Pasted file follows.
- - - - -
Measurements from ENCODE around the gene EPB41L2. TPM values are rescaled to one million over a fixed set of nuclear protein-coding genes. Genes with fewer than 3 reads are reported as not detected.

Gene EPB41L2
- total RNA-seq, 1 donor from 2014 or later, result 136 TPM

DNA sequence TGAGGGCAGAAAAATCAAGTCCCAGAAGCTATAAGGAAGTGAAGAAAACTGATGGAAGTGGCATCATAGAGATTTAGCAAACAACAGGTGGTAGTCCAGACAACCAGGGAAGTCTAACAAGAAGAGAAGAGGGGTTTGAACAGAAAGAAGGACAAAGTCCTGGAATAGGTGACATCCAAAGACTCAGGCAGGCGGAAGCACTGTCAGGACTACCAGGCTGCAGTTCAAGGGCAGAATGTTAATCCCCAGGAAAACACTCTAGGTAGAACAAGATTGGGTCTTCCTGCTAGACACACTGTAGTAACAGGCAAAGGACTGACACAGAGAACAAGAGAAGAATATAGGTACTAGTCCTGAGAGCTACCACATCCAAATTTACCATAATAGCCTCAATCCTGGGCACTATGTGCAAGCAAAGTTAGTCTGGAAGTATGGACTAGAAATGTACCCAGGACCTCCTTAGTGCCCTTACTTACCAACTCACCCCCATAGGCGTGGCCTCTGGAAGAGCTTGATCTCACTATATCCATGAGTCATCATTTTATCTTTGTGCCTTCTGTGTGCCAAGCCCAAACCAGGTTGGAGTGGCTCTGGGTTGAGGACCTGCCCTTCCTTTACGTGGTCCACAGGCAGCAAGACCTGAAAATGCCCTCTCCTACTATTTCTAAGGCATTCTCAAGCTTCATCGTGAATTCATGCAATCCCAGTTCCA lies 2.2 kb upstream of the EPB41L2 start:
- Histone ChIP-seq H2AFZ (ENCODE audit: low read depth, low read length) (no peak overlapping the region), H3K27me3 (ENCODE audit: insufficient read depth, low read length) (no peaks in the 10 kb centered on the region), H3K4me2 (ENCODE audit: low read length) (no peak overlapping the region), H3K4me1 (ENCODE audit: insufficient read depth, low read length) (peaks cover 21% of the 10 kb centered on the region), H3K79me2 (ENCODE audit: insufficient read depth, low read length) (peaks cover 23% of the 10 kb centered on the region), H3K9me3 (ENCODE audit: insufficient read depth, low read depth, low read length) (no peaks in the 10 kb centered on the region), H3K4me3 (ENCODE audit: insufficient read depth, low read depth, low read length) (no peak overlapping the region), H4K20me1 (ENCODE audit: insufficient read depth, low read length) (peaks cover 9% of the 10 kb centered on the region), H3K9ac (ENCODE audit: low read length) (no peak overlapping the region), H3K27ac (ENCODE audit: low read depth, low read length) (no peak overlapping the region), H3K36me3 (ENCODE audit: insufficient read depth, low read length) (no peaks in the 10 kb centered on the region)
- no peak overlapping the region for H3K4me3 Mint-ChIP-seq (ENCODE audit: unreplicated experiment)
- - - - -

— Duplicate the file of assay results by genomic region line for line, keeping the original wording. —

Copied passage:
Measurements from ENCODE around the gene EPB41L2. TPM values are rescaled to one million over a fixed set of nuclear protein-coding genes. Genes with fewer than 3 reads are reported as not detected.

Gene EPB41L2
- total RNA-seq, 1 donor from 2014 or later, result 136 TPM

DNA sequence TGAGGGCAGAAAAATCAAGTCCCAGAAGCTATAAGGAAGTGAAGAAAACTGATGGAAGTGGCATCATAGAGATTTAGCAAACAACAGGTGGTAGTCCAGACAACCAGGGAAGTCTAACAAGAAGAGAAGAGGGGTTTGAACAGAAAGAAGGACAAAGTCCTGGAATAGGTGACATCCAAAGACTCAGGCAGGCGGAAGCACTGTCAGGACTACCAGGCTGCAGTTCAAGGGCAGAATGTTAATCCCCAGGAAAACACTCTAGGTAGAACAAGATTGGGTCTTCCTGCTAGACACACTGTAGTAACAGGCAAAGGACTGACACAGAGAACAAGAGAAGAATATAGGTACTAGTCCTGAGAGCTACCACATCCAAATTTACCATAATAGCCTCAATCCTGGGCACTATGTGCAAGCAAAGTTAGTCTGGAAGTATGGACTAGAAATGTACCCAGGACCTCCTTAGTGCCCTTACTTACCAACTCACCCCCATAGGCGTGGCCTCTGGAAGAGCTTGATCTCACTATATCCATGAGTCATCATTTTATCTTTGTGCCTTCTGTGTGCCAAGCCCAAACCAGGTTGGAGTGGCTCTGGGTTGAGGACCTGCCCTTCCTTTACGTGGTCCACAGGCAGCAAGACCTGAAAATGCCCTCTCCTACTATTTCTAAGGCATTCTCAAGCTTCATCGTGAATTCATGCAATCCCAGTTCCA lies 2.2 kb upstream of the EPB41L2 start:
- Histone ChIP-seq H2AFZ (ENCODE audit: low read depth, low read length) (no peak overlapping the region), H3K27me3 (ENCODE audit: insufficient read depth, low read length) (no peaks in the 10 kb centered on the region), H3K4me2 (ENCODE audit: low read length) (no peak overlapping the region), H3K4me1 (ENCODE audit: insufficient read depth, low read length) (peaks cover 21% of the 10 kb centered on the region), H3K79me2 (ENCODE audit: insufficient read depth, low read length) (peaks cover 23% of the 10 kb centered on the region), H3K9me3 (ENCODE audit: insufficient read depth, low read depth, low read length) (no peaks in the 10 kb centered on the region), H3K4me3 (ENCODE audit: insufficient read depth, low read depth, low read length) (no peak overlapping the region), H4K20me1 (ENCODE audit: insufficient read depth, low read length) (peaks cover 9% of the 10 kb centered on the region), H3K9ac (ENCODE audit: low read length) (no peak overlapping the region), H3K27ac (ENCODE audit: low read depth, low read length) (no peak overlapping the region), H3K36me3 (ENCODE audit: insufficient read depth, low read length) (no peaks in the 10 kb centered on the region)
- no peak overlapping the region for H3K4me3 Mint-ChIP-seq (ENCODE audit: unreplicated experiment)